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Reign of Terror

September 11, 2004
New York Times Op-Ed
By NICHOLAS D. KRISTOF

On my last visit to the Darfur area in Sudan, in June, I found a man groaning under a tree. He had been shot in the neck and jaw and left for dead in a pile of corpses. Seeking shelter under the very next tree were a pair of widows whose husbands had both been shot to death. Under the next tree I found a 4-year-old orphan girl caring for her starving 1-year-old brother. And under the tree next to that was a woman whose husband had been killed, along with her 7- and 4-year-old sons, before she was gang-raped and mutilated.

Those were the refugees sheltering under just four adjacent trees. Thousands of other victims with similar stories stretched as far as the eye could see.

So I salute the Bush administration for formally declaring on Thursday that the slaughter is a genocide. But as we commemorate the anniversary of 9/11, let's remember that almost as many people are still dying in Darfur every week as died in the World Trade Center attack.

"There's kind of a reign of terror that exists," said Kenny Gluck, director of operations for Doctors Without Borders in the Netherlands.

Even in the camps where Doctors Without Borders is present, he says, Janjaweed gunmen often rape women or execute men who go off to seek firewood. So now, he said, many families are making an agonizing choice: they are sending their small children out at night to gather wood because small children are less likely to be murdered or raped.

So I've got some questions.

For President Bush Why don't you turn up the heat on Sudan? How about consulting urgently with the leaders of our allies about how to exert more pressure on Sudan? How about inviting victims to the White House and denouncing the genocide from the Rose Garden? How about threatening a no-flight zone in Darfur unless Sudan cooperates?

For France and Germany I sympathized with your opposition to the war in Iraq. But are you really now so petty and anti-Bush that you refuse to stand with the U.S. against the slaughter in Darfur, or even to contribute significant sums to ease the suffering?

Does the Chirac government really want to show the moral blindness to Sudan's genocide that the Vichy regime did to Hitler's?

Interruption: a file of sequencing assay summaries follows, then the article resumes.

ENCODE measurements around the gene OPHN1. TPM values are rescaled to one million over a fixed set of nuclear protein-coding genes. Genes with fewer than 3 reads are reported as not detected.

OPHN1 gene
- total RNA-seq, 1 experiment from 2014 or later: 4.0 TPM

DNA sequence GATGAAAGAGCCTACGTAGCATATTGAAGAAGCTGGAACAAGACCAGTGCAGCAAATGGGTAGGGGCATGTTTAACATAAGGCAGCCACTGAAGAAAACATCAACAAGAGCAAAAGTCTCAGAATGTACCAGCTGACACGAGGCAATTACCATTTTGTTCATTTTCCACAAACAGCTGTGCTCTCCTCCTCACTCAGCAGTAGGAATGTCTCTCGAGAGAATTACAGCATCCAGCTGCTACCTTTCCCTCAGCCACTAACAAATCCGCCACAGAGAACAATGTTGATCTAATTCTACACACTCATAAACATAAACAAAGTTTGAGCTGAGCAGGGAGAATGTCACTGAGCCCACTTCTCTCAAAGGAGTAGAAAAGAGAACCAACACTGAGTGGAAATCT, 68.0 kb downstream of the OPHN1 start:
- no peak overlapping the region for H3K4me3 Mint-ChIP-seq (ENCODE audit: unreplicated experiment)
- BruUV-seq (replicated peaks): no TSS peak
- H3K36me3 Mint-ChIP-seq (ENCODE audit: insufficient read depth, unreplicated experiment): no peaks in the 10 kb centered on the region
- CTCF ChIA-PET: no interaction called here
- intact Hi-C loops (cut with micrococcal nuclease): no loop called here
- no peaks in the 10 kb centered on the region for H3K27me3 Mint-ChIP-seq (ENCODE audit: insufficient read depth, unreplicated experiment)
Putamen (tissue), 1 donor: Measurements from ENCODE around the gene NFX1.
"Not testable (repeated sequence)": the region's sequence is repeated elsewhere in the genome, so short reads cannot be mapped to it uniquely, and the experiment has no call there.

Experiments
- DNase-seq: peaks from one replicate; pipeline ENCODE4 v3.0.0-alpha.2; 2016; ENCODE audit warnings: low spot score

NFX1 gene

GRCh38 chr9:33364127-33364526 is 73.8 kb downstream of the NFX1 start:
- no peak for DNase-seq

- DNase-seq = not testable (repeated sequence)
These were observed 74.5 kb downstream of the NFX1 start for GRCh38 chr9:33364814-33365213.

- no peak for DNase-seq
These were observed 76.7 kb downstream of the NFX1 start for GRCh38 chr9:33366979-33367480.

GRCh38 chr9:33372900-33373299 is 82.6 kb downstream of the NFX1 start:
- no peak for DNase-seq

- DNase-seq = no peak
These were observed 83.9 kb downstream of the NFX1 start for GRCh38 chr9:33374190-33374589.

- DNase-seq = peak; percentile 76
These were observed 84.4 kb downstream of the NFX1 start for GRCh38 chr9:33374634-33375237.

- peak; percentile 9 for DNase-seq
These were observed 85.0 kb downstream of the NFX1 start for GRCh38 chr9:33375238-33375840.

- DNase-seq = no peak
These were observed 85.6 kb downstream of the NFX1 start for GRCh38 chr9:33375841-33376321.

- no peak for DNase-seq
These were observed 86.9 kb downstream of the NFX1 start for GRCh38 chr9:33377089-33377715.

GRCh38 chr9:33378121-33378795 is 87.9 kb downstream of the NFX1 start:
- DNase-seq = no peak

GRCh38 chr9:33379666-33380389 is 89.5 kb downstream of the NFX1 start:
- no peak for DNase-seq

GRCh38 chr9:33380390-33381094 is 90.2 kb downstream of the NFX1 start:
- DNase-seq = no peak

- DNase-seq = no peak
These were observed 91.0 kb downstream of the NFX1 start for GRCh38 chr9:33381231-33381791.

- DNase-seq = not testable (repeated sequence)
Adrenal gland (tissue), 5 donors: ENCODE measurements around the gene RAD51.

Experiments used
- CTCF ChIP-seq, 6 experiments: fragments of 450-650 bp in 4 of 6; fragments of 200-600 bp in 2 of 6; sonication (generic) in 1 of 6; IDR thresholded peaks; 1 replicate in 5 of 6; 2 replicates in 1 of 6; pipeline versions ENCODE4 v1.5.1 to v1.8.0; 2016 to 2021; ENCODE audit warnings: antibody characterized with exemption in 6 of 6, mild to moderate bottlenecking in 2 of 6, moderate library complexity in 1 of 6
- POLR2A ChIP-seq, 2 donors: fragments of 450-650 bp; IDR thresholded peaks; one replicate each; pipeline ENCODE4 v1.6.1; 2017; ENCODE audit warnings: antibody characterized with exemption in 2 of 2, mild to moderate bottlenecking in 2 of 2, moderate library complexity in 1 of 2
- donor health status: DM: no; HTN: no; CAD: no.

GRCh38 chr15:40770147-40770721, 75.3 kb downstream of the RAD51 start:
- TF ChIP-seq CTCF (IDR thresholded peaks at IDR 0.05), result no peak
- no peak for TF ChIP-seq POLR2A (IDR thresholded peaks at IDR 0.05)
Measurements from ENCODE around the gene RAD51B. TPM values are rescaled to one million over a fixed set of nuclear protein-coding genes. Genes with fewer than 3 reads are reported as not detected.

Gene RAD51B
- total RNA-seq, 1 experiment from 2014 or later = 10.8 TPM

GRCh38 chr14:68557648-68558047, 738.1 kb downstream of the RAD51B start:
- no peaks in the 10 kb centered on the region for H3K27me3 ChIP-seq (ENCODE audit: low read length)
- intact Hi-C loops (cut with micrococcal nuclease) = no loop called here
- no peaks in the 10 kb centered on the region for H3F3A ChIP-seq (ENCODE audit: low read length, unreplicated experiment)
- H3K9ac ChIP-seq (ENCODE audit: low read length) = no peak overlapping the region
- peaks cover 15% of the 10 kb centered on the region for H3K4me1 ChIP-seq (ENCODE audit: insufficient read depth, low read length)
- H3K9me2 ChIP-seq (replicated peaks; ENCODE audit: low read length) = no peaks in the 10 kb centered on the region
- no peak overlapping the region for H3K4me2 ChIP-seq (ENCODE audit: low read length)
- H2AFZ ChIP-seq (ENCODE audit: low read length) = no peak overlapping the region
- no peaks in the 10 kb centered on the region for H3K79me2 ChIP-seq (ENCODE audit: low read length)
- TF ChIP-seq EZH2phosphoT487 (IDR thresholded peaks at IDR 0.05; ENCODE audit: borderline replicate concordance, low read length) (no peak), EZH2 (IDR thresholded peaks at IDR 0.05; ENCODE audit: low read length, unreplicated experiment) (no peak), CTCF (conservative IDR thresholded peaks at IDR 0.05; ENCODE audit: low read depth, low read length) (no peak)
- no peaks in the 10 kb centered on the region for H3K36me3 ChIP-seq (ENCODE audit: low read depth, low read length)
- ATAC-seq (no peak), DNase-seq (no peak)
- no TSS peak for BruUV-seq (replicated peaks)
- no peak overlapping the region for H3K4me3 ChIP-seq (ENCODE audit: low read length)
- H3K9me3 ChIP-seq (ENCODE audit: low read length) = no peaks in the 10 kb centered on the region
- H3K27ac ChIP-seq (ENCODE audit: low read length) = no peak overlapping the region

For the Islamic world You're absolutely right to hold Israel's feet to the fire over its often brutal treatment of Palestinians, but why don't you also care about dead Sudanese? In August, according to a human rights monitoring group, Israel killed 42 Palestinians, including fighters. In the same period, according to the World Health Organization, more than 10,000 people died in Darfur - virtually all of them Muslim.

Islamic Relief is doing an excellent job, but the Muslim victims of Darfur are getting far more help from Jewish and Christian aid groups than from Islamic charities.

For the United Nations Agencies like the U.N. World Food Program are working heroically to keep the victims alive, but the U.N. as a whole has failed to respond to Sudanese atrocities. Mostly that's because of the failure of member states, but I'm afraid that some of the responsibility has to be charged to a man I like and respect: Kofi Annan.

I hate to say it, but the way things are going, when he dies his obituary will begin: "Kofi Annan, the former U.N. secretary general who at various points in his career presided ineffectually over the failure to stop genocide, first in Rwanda and then in Sudan, died today. "

One of the people I met on my last trip to Darfur was Hatum Atraman Bashir, who was pregnant with the baby of one of the 20 Janjaweed raiders who murdered her husband and gang-raped her. A few days ago, I received an e-mail note from an aid worker in the International Rescue Committee, which is assisting Ms. Bashir, saying that she had given birth but could not produce milk for the baby - a common problem because of malnutrition.

The lives of Ms. Bashir, her new baby and about one million others are at stake as we dither over how to respond to the genocide. And so far we've failed them.

In Wednesday's column quoting Bob Mintz, who was at the Alabama National Guard base where George W. Bush apparently wasn't, I bragged that my interview was his first with a national news organization. It turns out that he spoke to CBS in February. Mea culpa.

 
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